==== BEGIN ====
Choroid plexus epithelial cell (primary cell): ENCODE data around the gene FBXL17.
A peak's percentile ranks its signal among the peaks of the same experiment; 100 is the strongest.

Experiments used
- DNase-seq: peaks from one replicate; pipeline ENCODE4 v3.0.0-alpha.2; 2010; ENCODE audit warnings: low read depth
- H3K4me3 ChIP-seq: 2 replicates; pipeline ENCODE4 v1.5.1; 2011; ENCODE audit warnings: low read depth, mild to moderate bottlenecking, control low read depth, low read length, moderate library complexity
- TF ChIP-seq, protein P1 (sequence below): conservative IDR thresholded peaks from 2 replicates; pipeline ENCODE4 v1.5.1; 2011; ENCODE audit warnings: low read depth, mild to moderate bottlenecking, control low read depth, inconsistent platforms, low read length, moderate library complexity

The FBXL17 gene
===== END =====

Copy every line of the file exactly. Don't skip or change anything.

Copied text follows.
Choroid plexus epithelial cell (primary cell): ENCODE data around the gene FBXL17.
A peak's percentile ranks its signal among the peaks of the same experiment; 100 is the strongest.

Experiments used
- DNase-seq: peaks from one replicate; pipeline ENCODE4 v3.0.0-alpha.2; 2010; ENCODE audit warnings: low read depth
- H3K4me3 ChIP-seq: 2 replicates; pipeline ENCODE4 v1.5.1; 2011; ENCODE audit warnings: low read depth, mild to moderate bottlenecking, control low read depth, low read length, moderate library complexity
- TF ChIP-seq, protein P1 (sequence below): conservative IDR thresholded peaks from 2 replicates; pipeline ENCODE4 v1.5.1; 2011; ENCODE audit warnings: low read depth, mild to moderate bottlenecking, control low read depth, inconsistent platforms, low read length, moderate library complexity

The FBXL17 gene